How big institutional shareholders make companies more investor-friendly – Nemit Shroff

MIT Sloan Assistant Professor Nemit Shroff

MIT Sloan Assistant Professor Nemit Shroff

From MarketWatch 

Over the past three decades, there has been tremendous change in ownership of publicly traded firms in the U.S. Consolidation in the asset management industry and the rise in mutual fund investing have led to a small number of institutional investors becoming the largest shareholders of most listed firms. Today, just shy of 70% of U.S. public firms are commonly owned. According to Compustat, Black Rock and Vanguard Group are among the largest five shareholders of more than 53% of the firms in its database.

Given this significant shift toward common ownership, it’s important to understand the consequences on a company’s behavior. Does common ownership impact competition? Does it benefit investors?

Prior literature suggests that common ownership decreases competitive behavior. The theory is that managers of co-owned firms behave in ways to increase the portfolio value of the common owners. It also maintains that disclosure by one firm in an industry is good for everyone, as there are spillover effects related to liquidity and cost of capital for other firms in that industry.

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Business Books podcast: “adaptive” markets – Andrew Lo

MIT Sloan Professor Andrew Lo

From Financial Times

The adaptive markets theory is a “reframing of our view of financial markets”, says Andrew Lo, author of Adaptive Markets: Financial Evolution at the Speed of Thought.

In the fifth episode of the Business Books podcast, hear Lo, shortlisted for the Financial Times & McKinsey Business Book of the Year Award, in conversation with John Authers, the FT’s senior investment commentator.

Rather than looking at markets as a mechanical system with laws of motion, Lo’s hypothesis takes the view that markets “are a human endeavour and as a result are subject more to laws of biology than physics”. What is the future for markets?

Read the full post and listen to the entire podcast at Financial Times.

Andrew W. Lo is the Charles E. and Susan T. Harris Professor, a Professor of Finance, and the Director of the Laboratory for Financial Engineering at the MIT Sloan School of Management.

What can mother nature teach us about managing financial systems? – Andrew Lo

Read the full post at The Christian Science Monitor

Andrew W. Lo is the Charles E. and Susan T. Harris Professor, a Professor of Finance, and the Director of the Laboratory for Financial Engineering at the MIT Sloan School of Management.

At last, Obama stands up to the big banks — Simon Johnson

MIT Sloan Prof. Simon Johnson

From MarketWatch

Not surprisingly, at least some people at the Securities and Exchange Commission have reacted negatively — this is stepping onto their turf, after all. And the lobbyists are, naturally, out in full force.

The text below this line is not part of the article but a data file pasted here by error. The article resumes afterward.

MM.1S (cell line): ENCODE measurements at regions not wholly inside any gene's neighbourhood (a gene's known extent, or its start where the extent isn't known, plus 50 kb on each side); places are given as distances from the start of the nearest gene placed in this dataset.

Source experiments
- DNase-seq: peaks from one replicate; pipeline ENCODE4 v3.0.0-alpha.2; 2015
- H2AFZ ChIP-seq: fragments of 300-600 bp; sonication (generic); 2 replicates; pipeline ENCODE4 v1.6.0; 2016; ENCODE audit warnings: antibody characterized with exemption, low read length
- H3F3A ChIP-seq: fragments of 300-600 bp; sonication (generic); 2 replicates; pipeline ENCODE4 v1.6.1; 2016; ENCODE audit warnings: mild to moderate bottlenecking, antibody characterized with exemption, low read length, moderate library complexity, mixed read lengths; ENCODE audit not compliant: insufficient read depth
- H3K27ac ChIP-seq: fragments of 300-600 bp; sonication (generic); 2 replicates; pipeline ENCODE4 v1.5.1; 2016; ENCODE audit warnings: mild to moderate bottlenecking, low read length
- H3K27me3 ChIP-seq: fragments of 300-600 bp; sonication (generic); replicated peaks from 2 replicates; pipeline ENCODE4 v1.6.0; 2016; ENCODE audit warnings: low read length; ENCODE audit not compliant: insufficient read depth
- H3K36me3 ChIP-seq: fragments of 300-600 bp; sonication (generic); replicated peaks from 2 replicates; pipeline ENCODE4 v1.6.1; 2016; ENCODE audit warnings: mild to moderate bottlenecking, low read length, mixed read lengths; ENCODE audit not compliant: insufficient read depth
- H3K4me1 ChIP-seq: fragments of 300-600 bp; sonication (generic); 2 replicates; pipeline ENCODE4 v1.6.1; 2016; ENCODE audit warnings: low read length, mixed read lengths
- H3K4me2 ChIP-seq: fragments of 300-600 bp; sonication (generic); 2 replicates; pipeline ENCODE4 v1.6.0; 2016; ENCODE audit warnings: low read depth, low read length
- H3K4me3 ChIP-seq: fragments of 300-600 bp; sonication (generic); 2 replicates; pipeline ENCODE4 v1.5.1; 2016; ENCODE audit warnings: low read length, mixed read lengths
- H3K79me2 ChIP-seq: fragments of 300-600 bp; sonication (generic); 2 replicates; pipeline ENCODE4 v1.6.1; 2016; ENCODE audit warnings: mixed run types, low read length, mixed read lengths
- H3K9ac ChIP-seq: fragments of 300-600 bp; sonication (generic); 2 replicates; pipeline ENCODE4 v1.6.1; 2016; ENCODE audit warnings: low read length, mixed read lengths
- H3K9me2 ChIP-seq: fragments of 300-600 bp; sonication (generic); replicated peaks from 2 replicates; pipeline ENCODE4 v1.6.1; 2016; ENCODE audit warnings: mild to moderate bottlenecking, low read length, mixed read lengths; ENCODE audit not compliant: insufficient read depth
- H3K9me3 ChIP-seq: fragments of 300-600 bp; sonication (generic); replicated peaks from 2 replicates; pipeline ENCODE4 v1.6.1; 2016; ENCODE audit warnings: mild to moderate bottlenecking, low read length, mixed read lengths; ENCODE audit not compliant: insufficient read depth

But with sufficient White House willpower, the administration can see this through. What is needed is a change in the rules set by the Department of Labor, which has jurisdiction over retirement-related issues.

No doubt industry defenders will claim that current practices benefit small investors — a point disputed directly by the CEA. The broader and more interesting question is: Where are the statesmen in the financial industry? Where are the leaders who push for a race to the top, by better serving their clients’ best interests?

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Flash Crash jitters: What to know about high-speed trading before the next market disaster strikes — Andrei Kirilenko

MIT Sloan Professor Andrei Kirilenko

MIT Sloan Professor Andrei Kirilenko

From The Conversation

Ask people on the street what mental image they associate with the words “stock exchange,” and you’ll likely hear about a large imposing building in the middle of New York or Chicago. Inside the building there is a huge space crowded with traders in multicolored jackets screaming and gesticulating to each other.

Until ten years ago, that would have been a pretty accurate description of a stock exchange. Today, however, almost all trading is done by algorithms firing digital commands traveling near the speed of light to rows upon rows of computer servers sitting in nondescript suburban warehouses.

The transition from human to electronic trading came with the promise of using faster and cheaper technology to drastically lower the costs of trading shares and to make it much easier to determine the most up-to-date prices for all market participants (commonly known as price discovery).

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